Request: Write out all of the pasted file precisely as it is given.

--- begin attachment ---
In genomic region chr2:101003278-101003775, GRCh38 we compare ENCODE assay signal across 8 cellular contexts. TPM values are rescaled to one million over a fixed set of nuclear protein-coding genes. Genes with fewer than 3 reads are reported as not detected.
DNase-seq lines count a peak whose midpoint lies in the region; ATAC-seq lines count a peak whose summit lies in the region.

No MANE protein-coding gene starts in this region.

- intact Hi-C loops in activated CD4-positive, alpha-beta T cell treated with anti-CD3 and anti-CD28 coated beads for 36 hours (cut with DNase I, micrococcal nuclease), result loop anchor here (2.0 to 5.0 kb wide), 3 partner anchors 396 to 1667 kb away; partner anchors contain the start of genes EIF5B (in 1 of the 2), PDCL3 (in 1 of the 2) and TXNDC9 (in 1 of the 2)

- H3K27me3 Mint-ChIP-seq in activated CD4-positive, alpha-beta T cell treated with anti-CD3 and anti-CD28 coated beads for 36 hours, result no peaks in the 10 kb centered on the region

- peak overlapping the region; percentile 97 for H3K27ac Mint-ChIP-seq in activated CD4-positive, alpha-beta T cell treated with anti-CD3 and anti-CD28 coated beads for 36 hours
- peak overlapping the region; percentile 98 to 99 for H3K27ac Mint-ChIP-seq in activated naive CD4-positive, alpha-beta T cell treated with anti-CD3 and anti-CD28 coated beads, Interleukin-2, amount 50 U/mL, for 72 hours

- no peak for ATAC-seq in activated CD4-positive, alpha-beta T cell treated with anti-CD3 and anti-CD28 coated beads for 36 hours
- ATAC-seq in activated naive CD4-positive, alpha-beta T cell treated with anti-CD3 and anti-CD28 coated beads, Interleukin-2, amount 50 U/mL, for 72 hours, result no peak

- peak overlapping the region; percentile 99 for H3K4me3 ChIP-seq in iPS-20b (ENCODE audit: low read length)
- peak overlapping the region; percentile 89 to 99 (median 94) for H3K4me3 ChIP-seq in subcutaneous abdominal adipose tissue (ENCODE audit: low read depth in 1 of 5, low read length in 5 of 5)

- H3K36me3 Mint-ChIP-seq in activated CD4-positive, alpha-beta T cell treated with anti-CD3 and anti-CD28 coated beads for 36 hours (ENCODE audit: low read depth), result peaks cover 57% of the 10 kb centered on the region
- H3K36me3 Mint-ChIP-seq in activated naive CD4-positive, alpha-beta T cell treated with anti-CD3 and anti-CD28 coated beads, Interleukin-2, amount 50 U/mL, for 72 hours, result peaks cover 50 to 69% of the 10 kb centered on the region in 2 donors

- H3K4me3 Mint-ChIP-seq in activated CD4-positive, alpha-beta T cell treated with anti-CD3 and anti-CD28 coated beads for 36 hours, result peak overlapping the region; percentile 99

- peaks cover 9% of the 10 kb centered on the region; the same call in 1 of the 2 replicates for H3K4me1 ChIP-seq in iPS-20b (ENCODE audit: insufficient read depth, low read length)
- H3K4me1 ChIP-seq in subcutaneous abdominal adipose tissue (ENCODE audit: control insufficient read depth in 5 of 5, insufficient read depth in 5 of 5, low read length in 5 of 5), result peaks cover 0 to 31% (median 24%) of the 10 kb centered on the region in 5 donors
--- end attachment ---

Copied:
In genomic region chr2:101003278-101003775, GRCh38 we compare ENCODE assay signal across 8 cellular contexts. TPM values are rescaled to one million over a fixed set of nuclear protein-coding genes. Genes with fewer than 3 reads are reported as not detected.
DNase-seq lines count a peak whose midpoint lies in the region; ATAC-seq lines count a peak whose summit lies in the region.

No MANE protein-coding gene starts in this region.

- intact Hi-C loops in activated CD4-positive, alpha-beta T cell treated with anti-CD3 and anti-CD28 coated beads for 36 hours (cut with DNase I, micrococcal nuclease), result loop anchor here (2.0 to 5.0 kb wide), 3 partner anchors 396 to 1667 kb away; partner anchors contain the start of genes EIF5B (in 1 of the 2), PDCL3 (in 1 of the 2) and TXNDC9 (in 1 of the 2)

- H3K27me3 Mint-ChIP-seq in activated CD4-positive, alpha-beta T cell treated with anti-CD3 and anti-CD28 coated beads for 36 hours, result no peaks in the 10 kb centered on the region

- peak overlapping the region; percentile 97 for H3K27ac Mint-ChIP-seq in activated CD4-positive, alpha-beta T cell treated with anti-CD3 and anti-CD28 coated beads for 36 hours
- peak overlapping the region; percentile 98 to 99 for H3K27ac Mint-ChIP-seq in activated naive CD4-positive, alpha-beta T cell treated with anti-CD3 and anti-CD28 coated beads, Interleukin-2, amount 50 U/mL, for 72 hours

- no peak for ATAC-seq in activated CD4-positive, alpha-beta T cell treated with anti-CD3 and anti-CD28 coated beads for 36 hours
- ATAC-seq in activated naive CD4-positive, alpha-beta T cell treated with anti-CD3 and anti-CD28 coated beads, Interleukin-2, amount 50 U/mL, for 72 hours, result no peak

- peak overlapping the region; percentile 99 for H3K4me3 ChIP-seq in iPS-20b (ENCODE audit: low read length)
- peak overlapping the region; percentile 89 to 99 (median 94) for H3K4me3 ChIP-seq in subcutaneous abdominal adipose tissue (ENCODE audit: low read depth in 1 of 5, low read length in 5 of 5)

- H3K36me3 Mint-ChIP-seq in activated CD4-positive, alpha-beta T cell treated with anti-CD3 and anti-CD28 coated beads for 36 hours (ENCODE audit: low read depth), result peaks cover 57% of the 10 kb centered on the region
- H3K36me3 Mint-ChIP-seq in activated naive CD4-positive, alpha-beta T cell treated with anti-CD3 and anti-CD28 coated beads, Interleukin-2, amount 50 U/mL, for 72 hours, result peaks cover 50 to 69% of the 10 kb centered on the region in 2 donors

- H3K4me3 Mint-ChIP-seq in activated CD4-positive, alpha-beta T cell treated with anti-CD3 and anti-CD28 coated beads for 36 hours, result peak overlapping the region; percentile 99

- peaks cover 9% of the 10 kb centered on the region; the same call in 1 of the 2 replicates for H3K4me1 ChIP-seq in iPS-20b (ENCODE audit: insufficient read depth, low read length)
- H3K4me1 ChIP-seq in subcutaneous abdominal adipose tissue (ENCODE audit: control insufficient read depth in 5 of 5, insufficient read depth in 5 of 5, low read length in 5 of 5), result peaks cover 0 to 31% (median 24%) of the 10 kb centered on the region in 5 donors